There is a hint of subjectivist principles (the notion that each person’s subjective notion of reality has an equal claim to truth as any other) in Alcatraz’s explanation of how Smedry talents work. They do not work according to reality as it is, but according to how the individual Smedry, using a power, perceives reality to be. While not openly commenting on the nature of truth as a whole, this section hardly supports the objective understanding of truth that founds the psyche of a sane rational being. Organized religion receives a more direct critique later on in the series.

The topic of religion in the Free Kingdoms comes up, and the author explains that he will not talk about religion, as it is a sure way to provoke controversy. Saying that one is not going to comment on religion because it is controversial is in effect making a statement to young readers that religion is a fundamentally divisive thing. This is far from remaining neutral on the topic of organized religion. It would have been better to just say nothing on the matter.

While the comment on religion was an unsettling element to throw in casually so near the end of the series, the climax itself is even more so. Since discovering that his parents are alive, divorced, and on opposing sides of the global conflict, Alcatraz has wrestled with the question of whether his parents are on the side of good. In the climax, the evil librarians have Alcatraz and his father in their power and they wish to steal the secret of the Smedry talents. They discover that in order to do so they need to sacrifice a Smedry on an altar and somehow — we aren’t sure how — use the blood. The cheesy playfulness of the series is brought to a crashing halt. Suddenly, there is a dark and grotesque feel to the narrative. The introduction of gruesome cult sacrifice spoiled the series for me.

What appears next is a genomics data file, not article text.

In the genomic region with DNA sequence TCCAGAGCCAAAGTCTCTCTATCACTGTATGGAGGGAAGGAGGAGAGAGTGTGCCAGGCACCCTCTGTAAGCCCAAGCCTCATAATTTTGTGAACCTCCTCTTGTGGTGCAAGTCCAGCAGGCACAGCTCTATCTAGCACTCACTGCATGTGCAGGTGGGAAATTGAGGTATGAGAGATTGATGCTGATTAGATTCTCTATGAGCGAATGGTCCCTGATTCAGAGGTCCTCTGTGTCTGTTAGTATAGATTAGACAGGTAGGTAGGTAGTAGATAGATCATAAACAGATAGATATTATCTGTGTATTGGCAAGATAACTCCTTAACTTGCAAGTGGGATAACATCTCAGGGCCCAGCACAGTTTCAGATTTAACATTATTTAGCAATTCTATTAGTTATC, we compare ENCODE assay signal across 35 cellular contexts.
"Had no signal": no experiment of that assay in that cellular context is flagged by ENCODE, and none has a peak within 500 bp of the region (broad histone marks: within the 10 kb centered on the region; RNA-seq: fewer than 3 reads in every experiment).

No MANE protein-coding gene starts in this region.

This is not the last book of the series as the narrator indicated earlier in the book, however. We are left with the promise of a final book in the series that will explain how the evil librarians will be defeated in the end. From what the author has set up thus far in the series, it is likely that the link between magic and technology will be explained, Alcatraz will be reconciled with his mother and father, the romance between Alcatraz and Bastille will be defined, and the mystery behind the Smedry talents will finally be revealed. There is little that the author can do at this point to recover this series after the very disappointing fifth book.

In summation, this series has bright moments of humor and creativity that are suffocated by sarcastic dialogues, cynical undertones, grotesque cult rituals, and an overall meaninglessness that make it hard to justify reading. If parents are looking for a story that will present a heroic role model for their boys to imitate, this is not the series for them.

Conversation Questions:

  1. Is Alcatraz serious when he says that he is not a hero?
  2. What kinds of characteristics  mark a hero as a hero?
  3. Can a hero have flaws?
  4. The librarians keep the people oppressed by carefully controlling what information people are given access to. Is there a way we can we tell whether a news source is giving us an honest and balanced account of events?
  5. Are religions divisive or inclusive?
  6. The peoples of the free nations have different laws that permit people as young as thirteen to drive a car and to participate in the front lines of battle. Should this be allowed in America?

About the Reviewer

Mark Hieronymus

Art, Latin, Photography